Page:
In first century Rome, two student friends, Encolpio and Ascilto, argue about ownership of the boy Gitone, divide their belongings and split up. The boy, allowed to choose who he goes with,... See full summary »
The impressionistic story of a Texas family in the 1950s. The film follows the life journey of the eldest son, Jack, through the innocence of childhood to his disillusioned adult years as he tries to reconcile a complicated relationship with his father (Brad Pitt). Jack (played as an adult by Sean Penn) finds himself a lost soul in the modern world, seeking answers to the origins and meaning of life while questioning the existence of faith. Written by
An Italian cinema showed the film for a week with the first two reels switched. Even though the film starts with production logos, no one in the theater noticed and thought it was all part of Terrence Malick's "crazy editing style". See more »
First of all, for those who have not yet read reviews, let me start by saying that this is not your "Brad Pitt/Sean Penn" labeled blockbuster.
Also, I would like to add that, if you really want to take in as much as possible (trust me there is a lot to take in), then you should go see this movie, relaxed, not tired, and in a receiving state of consciousness (I watched it last night at 2200hrs, after a very very long difficult day) and I am seriously considering re-watching it on a Saturday night...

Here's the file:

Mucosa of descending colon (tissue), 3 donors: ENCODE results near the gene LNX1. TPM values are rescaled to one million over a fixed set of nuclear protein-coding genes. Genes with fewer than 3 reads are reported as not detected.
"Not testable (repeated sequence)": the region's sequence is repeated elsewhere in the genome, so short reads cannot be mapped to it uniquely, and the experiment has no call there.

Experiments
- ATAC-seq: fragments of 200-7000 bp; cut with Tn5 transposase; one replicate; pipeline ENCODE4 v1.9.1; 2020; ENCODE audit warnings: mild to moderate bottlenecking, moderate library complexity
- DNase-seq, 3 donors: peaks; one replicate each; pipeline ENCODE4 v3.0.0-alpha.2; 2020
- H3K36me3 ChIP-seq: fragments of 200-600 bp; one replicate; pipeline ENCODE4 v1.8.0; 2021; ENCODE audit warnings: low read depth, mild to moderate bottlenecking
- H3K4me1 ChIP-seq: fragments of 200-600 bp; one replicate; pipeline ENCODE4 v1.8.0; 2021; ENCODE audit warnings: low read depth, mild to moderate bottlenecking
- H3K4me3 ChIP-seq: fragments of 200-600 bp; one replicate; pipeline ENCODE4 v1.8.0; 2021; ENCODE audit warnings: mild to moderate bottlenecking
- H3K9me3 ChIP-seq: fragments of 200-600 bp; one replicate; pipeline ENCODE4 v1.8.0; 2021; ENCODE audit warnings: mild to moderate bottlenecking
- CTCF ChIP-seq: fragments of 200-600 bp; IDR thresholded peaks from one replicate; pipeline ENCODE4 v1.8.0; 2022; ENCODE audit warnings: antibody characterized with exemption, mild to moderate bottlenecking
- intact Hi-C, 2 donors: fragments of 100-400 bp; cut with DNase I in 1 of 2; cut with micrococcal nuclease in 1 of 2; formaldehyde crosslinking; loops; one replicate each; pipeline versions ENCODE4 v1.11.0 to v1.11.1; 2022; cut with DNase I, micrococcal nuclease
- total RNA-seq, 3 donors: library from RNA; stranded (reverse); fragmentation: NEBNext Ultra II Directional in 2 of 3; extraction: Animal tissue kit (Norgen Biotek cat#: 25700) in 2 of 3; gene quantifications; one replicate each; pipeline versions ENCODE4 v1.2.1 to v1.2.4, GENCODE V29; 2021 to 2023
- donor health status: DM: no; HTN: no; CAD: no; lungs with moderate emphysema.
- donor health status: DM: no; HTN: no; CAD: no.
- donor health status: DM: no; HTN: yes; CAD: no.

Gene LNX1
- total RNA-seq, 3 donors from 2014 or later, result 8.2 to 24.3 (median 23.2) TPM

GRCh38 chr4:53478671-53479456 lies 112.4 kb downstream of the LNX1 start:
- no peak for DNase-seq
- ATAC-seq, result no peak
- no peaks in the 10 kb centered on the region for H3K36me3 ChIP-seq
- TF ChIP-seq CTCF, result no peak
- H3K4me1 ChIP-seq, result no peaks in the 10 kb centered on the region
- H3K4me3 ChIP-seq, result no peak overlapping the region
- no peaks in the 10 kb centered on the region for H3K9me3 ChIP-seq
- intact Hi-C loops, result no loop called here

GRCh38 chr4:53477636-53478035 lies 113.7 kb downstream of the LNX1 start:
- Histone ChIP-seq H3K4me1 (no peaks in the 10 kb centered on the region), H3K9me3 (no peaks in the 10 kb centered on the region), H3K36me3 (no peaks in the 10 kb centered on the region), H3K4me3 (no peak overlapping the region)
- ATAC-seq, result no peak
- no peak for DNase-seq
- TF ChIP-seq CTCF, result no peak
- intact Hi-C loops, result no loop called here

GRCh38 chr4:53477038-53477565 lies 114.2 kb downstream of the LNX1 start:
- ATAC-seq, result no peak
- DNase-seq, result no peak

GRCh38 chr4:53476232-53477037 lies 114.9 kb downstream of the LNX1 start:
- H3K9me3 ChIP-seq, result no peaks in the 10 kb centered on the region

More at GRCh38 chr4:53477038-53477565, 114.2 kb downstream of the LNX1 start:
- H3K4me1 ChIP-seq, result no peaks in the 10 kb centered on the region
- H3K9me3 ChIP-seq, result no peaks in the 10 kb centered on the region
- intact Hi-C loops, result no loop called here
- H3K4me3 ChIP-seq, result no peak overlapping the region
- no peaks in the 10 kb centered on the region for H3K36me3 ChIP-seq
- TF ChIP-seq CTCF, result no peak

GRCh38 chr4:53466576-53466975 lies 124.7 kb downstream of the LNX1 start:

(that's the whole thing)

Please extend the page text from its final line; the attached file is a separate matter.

It is practically impossible to summarize this film, in a few words, but what this film does to you, mostly I think, is take you back to your childhood days, and bring back, re-ignite all these long lost first moments/feelings/discoveries/guilts. Do you remember the first time you had a fight with your parents? What crossed your mind? what did you feel?.....apply this to all the first times and you might get something that feels like this film.
This film blends all the above with imaginary scenes from the creation of the cosmos, how all is connected, how did we get here? why? what did God really have to do with this? or is God in other words Love?
You have to see for yourself, and I believe each and every one of us will have his own different experience which is exactly what real Art is.
Bravo, to the Director, Producers and Cast.
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